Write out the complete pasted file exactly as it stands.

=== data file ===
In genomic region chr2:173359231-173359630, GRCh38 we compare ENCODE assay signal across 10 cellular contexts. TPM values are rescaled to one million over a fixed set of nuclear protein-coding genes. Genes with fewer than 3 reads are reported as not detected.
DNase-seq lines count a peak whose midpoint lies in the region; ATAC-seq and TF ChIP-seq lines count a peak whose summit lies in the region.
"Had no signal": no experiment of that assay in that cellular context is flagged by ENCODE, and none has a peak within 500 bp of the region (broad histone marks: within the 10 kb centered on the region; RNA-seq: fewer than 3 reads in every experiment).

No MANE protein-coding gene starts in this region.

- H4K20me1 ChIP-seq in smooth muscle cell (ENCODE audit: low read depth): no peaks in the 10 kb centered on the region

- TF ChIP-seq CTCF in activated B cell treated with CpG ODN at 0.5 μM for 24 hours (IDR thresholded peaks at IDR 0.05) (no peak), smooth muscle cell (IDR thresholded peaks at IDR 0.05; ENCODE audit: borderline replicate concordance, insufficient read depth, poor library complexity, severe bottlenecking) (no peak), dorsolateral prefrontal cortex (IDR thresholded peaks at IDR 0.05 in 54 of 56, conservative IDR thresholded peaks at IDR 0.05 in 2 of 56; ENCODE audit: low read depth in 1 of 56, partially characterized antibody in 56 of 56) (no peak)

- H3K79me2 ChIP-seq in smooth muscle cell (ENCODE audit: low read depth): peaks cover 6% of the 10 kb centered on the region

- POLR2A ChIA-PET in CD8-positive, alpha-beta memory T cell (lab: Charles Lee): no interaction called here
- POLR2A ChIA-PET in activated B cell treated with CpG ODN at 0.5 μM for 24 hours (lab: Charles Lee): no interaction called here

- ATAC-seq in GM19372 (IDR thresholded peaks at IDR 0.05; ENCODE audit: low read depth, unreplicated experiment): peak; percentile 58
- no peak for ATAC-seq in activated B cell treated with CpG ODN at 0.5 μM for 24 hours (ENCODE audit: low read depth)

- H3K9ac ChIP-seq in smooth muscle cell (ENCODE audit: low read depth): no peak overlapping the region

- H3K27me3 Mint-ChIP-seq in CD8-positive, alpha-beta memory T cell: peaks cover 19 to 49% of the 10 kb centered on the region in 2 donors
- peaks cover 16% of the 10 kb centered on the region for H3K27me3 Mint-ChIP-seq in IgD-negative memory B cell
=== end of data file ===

In genomic region chr2:173359231-173359630, GRCh38 we compare ENCODE assay signal across 10 cellular contexts. TPM values are rescaled to one million over a fixed set of nuclear protein-coding genes. Genes with fewer than 3 reads are reported as not detected.
DNase-seq lines count a peak whose midpoint lies in the region; ATAC-seq and TF ChIP-seq lines count a peak whose summit lies in the region.
"Had no signal": no experiment of that assay in that cellular context is flagged by ENCODE, and none has a peak within 500 bp of the region (broad histone marks: within the 10 kb centered on the region; RNA-seq: fewer than 3 reads in every experiment).

No MANE protein-coding gene starts in this region.

- H4K20me1 ChIP-seq in smooth muscle cell (ENCODE audit: low read depth): no peaks in the 10 kb centered on the region

- TF ChIP-seq CTCF in activated B cell treated with CpG ODN at 0.5 μM for 24 hours (IDR thresholded peaks at IDR 0.05) (no peak), smooth muscle cell (IDR thresholded peaks at IDR 0.05; ENCODE audit: borderline replicate concordance, insufficient read depth, poor library complexity, severe bottlenecking) (no peak), dorsolateral prefrontal cortex (IDR thresholded peaks at IDR 0.05 in 54 of 56, conservative IDR thresholded peaks at IDR 0.05 in 2 of 56; ENCODE audit: low read depth in 1 of 56, partially characterized antibody in 56 of 56) (no peak)

- H3K79me2 ChIP-seq in smooth muscle cell (ENCODE audit: low read depth): peaks cover 6% of the 10 kb centered on the region

- POLR2A ChIA-PET in CD8-positive, alpha-beta memory T cell (lab: Charles Lee): no interaction called here
- POLR2A ChIA-PET in activated B cell treated with CpG ODN at 0.5 μM for 24 hours (lab: Charles Lee): no interaction called here

- ATAC-seq in GM19372 (IDR thresholded peaks at IDR 0.05; ENCODE audit: low read depth, unreplicated experiment): peak; percentile 58
- no peak for ATAC-seq in activated B cell treated with CpG ODN at 0.5 μM for 24 hours (ENCODE audit: low read depth)

- H3K9ac ChIP-seq in smooth muscle cell (ENCODE audit: low read depth): no peak overlapping the region

- H3K27me3 Mint-ChIP-seq in CD8-positive, alpha-beta memory T cell: peaks cover 19 to 49% of the 10 kb centered on the region in 2 donors
- peaks cover 16% of the 10 kb centered on the region for H3K27me3 Mint-ChIP-seq in IgD-negative memory B cell